How Long Term Injuries can Affect Your Body

 

Although many people think that sports injuries do not continue to affect the body once they have healed, this is often not the case. Injuries can affect your body in many ways, either with repercussions throughout your life, or when you begin to age. This is the case particularly with impact and sports injuries as the repeated strain on the injury causes it to flare up again in later life rather than to heal.

Head Injuries

Head injuries are one of the most common injuries in terms of lasting side effects. Effects can range from short-term memory loss and mood swings to more long-term effects such as impaired cognitive abilities and partial paralysis. This can even lead to degenerative illnesses such as Alzheimer’s as you age. Long term effects can also become more severe as we age, either through wear and tear or through additional causes such as seizures. Although head injuries can affect people for life, at least to a partial degree, many people are able to fully recover from head injuries and their harmful side effects.

Mental Health

The inability to play certain sports or perform certain activities again due to a head injury can cause people to suffer from adverse mental health conditions such as depression and anxiety. When athletes are injured, they are normally referred to counselors and therapists to help them to talk through their emotions and deal with their mental health appropriately. However, injuries can set off long-term conditions such as eating disorders as people try to reclaim control of their life after their injury, with negative outcomes.

Bone Deformity

If people have been injured whilst they are a child, and their bones are still growing, this could lead to life-long bone deformity due to the impact of the injury. This is usually due to impact to a child’s bone growth plate, as this is where new cells grow, and so a child’s bone will not be able to develop as normal. Their bones then may have a crooked appearance for the rest of their lives, especially if they are not set properly, which is likely to be the case with broken fingers.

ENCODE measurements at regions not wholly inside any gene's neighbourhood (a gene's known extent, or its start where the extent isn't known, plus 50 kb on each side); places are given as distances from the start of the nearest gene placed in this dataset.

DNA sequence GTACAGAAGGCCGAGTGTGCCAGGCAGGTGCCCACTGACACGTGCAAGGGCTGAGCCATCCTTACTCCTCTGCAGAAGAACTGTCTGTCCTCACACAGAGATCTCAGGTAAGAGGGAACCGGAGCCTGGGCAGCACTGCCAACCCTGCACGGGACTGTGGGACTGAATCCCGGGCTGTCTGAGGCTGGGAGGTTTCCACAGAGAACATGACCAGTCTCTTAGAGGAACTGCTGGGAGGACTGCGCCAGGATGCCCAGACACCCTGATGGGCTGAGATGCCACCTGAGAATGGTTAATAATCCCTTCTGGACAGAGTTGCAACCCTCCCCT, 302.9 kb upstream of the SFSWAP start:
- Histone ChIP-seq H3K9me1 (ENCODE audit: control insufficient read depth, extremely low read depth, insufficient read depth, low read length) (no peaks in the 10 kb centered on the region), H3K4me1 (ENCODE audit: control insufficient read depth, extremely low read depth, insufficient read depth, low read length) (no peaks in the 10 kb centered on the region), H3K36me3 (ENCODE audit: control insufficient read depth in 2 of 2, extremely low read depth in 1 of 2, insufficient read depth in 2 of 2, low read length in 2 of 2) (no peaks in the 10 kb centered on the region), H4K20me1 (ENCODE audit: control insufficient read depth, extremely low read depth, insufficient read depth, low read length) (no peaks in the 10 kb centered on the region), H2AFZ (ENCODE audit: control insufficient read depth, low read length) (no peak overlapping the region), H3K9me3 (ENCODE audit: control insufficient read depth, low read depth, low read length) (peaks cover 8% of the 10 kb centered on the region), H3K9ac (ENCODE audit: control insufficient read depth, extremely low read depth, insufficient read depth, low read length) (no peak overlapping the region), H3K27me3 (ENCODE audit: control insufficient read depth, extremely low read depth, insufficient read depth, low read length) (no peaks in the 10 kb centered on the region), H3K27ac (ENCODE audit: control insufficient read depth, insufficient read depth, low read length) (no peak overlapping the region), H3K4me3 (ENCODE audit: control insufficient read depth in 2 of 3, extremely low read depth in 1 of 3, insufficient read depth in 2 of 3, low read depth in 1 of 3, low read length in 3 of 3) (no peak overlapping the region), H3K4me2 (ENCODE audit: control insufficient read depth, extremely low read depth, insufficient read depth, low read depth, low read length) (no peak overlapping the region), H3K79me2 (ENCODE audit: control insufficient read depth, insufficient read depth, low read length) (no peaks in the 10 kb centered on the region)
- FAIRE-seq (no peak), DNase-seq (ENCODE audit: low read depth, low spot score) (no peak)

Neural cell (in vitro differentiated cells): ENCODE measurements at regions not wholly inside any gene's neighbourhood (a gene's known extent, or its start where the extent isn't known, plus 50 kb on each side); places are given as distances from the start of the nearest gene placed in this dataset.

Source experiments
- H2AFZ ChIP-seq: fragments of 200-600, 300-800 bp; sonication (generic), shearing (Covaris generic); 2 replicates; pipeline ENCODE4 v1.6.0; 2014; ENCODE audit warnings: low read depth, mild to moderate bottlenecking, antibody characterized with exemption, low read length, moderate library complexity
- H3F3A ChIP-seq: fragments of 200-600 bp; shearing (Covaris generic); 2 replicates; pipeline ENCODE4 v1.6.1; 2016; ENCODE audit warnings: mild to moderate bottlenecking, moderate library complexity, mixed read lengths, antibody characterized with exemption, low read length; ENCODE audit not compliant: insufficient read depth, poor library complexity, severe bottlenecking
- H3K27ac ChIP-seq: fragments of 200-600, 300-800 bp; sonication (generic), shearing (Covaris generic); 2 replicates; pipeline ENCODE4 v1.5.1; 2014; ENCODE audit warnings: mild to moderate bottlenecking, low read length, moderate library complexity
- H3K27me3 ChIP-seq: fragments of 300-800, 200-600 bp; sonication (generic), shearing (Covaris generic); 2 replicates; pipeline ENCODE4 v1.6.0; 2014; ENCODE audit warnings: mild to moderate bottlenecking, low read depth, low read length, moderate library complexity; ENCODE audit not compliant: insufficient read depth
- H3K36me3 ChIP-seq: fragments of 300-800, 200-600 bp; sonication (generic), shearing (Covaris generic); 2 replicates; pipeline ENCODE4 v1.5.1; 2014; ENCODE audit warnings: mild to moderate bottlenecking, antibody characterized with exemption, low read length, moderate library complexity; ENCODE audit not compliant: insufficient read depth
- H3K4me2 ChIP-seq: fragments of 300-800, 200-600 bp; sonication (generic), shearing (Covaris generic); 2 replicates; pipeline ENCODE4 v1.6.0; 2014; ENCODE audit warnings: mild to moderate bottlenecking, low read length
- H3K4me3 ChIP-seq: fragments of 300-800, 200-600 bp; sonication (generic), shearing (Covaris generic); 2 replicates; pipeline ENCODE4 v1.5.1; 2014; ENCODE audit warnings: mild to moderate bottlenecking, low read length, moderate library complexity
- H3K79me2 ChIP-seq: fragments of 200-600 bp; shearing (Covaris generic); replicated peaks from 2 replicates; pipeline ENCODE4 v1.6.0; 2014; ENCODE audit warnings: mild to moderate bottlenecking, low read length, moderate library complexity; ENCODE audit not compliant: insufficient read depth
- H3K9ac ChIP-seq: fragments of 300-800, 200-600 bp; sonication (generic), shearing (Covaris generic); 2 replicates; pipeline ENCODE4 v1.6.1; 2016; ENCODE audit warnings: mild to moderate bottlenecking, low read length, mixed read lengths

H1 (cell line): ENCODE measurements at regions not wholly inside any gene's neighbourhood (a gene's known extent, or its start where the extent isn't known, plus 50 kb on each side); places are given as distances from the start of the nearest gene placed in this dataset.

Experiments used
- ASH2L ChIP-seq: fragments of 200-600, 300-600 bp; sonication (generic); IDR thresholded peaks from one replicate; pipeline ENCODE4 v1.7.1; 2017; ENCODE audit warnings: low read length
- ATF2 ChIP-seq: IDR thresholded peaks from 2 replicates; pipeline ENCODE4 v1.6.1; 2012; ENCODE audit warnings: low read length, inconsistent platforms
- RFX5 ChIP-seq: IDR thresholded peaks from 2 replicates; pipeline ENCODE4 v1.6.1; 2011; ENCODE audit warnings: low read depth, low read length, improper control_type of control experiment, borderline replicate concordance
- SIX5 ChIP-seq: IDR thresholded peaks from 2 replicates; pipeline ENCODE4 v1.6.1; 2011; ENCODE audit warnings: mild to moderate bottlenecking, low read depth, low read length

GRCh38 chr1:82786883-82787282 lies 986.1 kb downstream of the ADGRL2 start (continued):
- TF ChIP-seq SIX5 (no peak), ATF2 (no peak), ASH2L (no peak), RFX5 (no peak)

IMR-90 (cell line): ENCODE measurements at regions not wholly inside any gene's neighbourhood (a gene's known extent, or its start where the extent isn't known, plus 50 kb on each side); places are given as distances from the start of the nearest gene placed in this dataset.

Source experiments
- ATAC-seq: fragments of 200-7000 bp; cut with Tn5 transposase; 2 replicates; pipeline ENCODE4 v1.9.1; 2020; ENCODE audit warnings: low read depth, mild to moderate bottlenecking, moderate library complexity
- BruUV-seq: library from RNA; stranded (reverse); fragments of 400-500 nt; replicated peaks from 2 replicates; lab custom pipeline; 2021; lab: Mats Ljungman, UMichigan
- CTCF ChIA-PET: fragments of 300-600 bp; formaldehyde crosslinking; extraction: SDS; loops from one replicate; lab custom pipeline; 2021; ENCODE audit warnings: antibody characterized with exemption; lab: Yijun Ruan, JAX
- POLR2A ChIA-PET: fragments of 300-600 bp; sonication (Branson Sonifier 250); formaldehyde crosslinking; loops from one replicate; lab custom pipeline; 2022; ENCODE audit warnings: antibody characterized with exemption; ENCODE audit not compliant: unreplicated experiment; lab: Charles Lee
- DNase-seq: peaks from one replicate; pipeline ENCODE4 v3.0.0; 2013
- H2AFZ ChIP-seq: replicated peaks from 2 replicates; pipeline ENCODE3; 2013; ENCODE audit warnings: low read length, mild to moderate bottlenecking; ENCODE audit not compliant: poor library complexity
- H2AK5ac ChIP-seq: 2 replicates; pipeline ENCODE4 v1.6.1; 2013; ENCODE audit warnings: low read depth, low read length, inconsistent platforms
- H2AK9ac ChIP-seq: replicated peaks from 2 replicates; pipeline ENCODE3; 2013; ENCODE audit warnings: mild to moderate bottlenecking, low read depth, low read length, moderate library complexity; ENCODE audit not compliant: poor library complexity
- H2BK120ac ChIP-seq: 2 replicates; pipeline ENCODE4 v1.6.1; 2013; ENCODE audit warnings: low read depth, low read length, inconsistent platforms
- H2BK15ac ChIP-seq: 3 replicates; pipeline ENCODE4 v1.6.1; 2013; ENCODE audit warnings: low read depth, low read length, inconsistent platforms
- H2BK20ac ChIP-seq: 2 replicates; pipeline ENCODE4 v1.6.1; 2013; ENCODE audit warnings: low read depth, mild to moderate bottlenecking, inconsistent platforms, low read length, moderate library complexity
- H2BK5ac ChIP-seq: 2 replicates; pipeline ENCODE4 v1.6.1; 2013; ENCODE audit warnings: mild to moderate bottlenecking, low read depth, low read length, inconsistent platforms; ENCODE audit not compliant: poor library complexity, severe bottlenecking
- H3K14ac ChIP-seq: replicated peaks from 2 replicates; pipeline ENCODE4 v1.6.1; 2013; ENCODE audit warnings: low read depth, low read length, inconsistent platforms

Shin Splints

If sporting impact leads to shin splints, this can have lasting, long-term effects such as chronic pain. Shin splints are the term for pain on the inside of the shin bone, where the surrounding muscles have become inflamed due to an injury. Shin splints, however, are not found in seasoned athletes and are much more likely to occur in people who are not used to strenuous exercise or who increase their workout too fast. If you have shin splints, you should find the right treatment type for you. For instance, Airrosti provides non-invasive treatment for shin splints and other chronic pain, with long term chiropractic and physical therapy programs.

Arthritis

If you experience torn cartilage or ligaments during sporting activity, you have more chance of contracting arthritis in later life. This is because arthritis is caused by protective cartilage wearing down and allowing bones to rub against each other when you move. This can make it difficult to experience daily activities as it can cause swelling and joint pain, and so you should avoid doing strenuous exercise until an injury to your ligaments is healed.

Sporting injuries can be debilitating and frustrating; however, most heal over time. When playing sports though, you must be aware of the possible risks incurred by injuries and the best ways to prevent them.

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